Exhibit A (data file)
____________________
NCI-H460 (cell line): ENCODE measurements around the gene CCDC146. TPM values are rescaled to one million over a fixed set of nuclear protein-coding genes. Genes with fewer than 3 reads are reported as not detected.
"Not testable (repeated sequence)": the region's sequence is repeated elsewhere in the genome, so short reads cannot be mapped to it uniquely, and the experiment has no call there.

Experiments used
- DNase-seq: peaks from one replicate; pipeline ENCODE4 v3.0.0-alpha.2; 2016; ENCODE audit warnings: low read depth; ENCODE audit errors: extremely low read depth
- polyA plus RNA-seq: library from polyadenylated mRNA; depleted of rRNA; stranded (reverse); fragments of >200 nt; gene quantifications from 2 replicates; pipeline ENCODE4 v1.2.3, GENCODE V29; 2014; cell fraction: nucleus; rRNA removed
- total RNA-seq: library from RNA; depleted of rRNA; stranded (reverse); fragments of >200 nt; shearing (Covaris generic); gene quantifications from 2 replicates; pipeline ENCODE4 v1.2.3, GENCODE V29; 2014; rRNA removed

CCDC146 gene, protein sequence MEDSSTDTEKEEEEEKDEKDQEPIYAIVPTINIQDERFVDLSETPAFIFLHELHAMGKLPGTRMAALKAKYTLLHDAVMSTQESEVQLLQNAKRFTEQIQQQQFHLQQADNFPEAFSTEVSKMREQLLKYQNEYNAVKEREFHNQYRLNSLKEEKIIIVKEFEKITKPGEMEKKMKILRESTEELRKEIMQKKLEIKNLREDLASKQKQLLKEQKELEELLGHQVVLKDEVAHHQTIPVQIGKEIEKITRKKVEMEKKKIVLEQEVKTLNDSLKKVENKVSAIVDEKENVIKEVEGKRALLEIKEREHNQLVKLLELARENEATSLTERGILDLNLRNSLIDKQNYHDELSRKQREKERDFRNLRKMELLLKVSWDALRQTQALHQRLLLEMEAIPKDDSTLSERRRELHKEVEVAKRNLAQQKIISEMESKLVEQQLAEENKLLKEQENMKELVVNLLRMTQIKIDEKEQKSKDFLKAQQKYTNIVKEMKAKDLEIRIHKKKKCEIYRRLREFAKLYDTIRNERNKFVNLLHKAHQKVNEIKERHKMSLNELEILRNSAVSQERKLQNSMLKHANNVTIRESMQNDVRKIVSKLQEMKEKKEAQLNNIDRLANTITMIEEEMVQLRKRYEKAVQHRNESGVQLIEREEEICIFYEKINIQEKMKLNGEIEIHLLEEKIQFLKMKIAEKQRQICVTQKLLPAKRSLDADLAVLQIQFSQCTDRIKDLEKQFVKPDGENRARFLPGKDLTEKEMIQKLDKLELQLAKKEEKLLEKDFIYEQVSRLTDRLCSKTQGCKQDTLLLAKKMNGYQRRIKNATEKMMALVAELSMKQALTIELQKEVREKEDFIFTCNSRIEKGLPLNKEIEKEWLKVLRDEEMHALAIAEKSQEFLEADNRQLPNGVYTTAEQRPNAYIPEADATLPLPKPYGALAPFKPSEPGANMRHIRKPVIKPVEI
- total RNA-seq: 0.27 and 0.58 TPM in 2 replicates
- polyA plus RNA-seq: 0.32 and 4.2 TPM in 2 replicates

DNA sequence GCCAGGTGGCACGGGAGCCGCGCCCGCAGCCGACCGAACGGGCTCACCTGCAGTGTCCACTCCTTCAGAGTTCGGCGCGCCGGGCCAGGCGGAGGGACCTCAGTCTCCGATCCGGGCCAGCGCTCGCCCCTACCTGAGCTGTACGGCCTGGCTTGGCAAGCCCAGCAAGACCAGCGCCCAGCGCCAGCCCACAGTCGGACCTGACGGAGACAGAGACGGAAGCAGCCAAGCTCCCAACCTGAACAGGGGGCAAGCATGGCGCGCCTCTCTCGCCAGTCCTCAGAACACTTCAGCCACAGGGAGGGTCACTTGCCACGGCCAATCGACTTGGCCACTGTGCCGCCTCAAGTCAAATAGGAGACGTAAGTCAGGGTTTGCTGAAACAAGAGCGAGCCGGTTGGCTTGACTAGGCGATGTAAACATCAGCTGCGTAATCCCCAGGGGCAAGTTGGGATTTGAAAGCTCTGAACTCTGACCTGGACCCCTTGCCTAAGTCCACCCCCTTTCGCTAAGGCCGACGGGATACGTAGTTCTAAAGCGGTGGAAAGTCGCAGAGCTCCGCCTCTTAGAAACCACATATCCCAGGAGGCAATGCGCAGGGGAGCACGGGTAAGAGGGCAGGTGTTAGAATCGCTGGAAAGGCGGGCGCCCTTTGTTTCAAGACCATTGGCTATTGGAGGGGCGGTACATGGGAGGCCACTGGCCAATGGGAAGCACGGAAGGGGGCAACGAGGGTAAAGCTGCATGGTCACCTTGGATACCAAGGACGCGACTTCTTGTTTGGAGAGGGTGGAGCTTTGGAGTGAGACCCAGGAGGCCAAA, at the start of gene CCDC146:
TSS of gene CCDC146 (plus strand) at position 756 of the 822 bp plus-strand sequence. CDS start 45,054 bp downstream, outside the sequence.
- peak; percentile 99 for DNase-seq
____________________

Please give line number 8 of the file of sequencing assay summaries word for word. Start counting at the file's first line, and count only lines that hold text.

- total RNA-seq: 0.27 and 0.58 TPM in 2 replicates